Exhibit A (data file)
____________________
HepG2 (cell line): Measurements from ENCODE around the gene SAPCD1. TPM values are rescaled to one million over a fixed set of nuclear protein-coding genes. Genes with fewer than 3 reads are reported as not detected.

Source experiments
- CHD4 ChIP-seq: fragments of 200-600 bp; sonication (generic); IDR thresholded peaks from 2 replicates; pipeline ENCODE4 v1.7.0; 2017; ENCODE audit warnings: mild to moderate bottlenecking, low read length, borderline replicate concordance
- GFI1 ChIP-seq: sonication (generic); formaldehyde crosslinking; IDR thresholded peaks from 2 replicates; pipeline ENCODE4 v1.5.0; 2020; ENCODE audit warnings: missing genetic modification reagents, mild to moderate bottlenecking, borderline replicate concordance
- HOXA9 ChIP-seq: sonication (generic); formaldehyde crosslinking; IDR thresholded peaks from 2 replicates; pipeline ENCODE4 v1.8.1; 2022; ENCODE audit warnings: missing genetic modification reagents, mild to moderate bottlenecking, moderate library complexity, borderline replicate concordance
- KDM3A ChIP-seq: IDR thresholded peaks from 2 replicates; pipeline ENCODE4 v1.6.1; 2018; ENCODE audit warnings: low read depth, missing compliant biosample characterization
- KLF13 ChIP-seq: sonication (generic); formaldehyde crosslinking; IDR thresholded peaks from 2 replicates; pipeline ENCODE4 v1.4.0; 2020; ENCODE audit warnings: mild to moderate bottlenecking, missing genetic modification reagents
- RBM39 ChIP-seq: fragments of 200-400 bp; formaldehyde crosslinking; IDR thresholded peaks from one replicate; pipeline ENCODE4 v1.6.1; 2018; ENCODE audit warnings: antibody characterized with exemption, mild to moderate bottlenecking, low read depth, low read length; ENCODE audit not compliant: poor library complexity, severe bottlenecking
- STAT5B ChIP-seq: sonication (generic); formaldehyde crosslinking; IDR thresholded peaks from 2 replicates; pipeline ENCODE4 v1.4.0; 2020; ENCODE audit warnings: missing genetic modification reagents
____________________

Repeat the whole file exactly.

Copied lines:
HepG2 (cell line): Measurements from ENCODE around the gene SAPCD1. TPM values are rescaled to one million over a fixed set of nuclear protein-coding genes. Genes with fewer than 3 reads are reported as not detected.

Source experiments
- CHD4 ChIP-seq: fragments of 200-600 bp; sonication (generic); IDR thresholded peaks from 2 replicates; pipeline ENCODE4 v1.7.0; 2017; ENCODE audit warnings: mild to moderate bottlenecking, low read length, borderline replicate concordance
- GFI1 ChIP-seq: sonication (generic); formaldehyde crosslinking; IDR thresholded peaks from 2 replicates; pipeline ENCODE4 v1.5.0; 2020; ENCODE audit warnings: missing genetic modification reagents, mild to moderate bottlenecking, borderline replicate concordance
- HOXA9 ChIP-seq: sonication (generic); formaldehyde crosslinking; IDR thresholded peaks from 2 replicates; pipeline ENCODE4 v1.8.1; 2022; ENCODE audit warnings: missing genetic modification reagents, mild to moderate bottlenecking, moderate library complexity, borderline replicate concordance
- KDM3A ChIP-seq: IDR thresholded peaks from 2 replicates; pipeline ENCODE4 v1.6.1; 2018; ENCODE audit warnings: low read depth, missing compliant biosample characterization
- KLF13 ChIP-seq: sonication (generic); formaldehyde crosslinking; IDR thresholded peaks from 2 replicates; pipeline ENCODE4 v1.4.0; 2020; ENCODE audit warnings: mild to moderate bottlenecking, missing genetic modification reagents
- RBM39 ChIP-seq: fragments of 200-400 bp; formaldehyde crosslinking; IDR thresholded peaks from one replicate; pipeline ENCODE4 v1.6.1; 2018; ENCODE audit warnings: antibody characterized with exemption, mild to moderate bottlenecking, low read depth, low read length; ENCODE audit not compliant: poor library complexity, severe bottlenecking
- STAT5B ChIP-seq: sonication (generic); formaldehyde crosslinking; IDR thresholded peaks from 2 replicates; pipeline ENCODE4 v1.4.0; 2020; ENCODE audit warnings: missing genetic modification reagents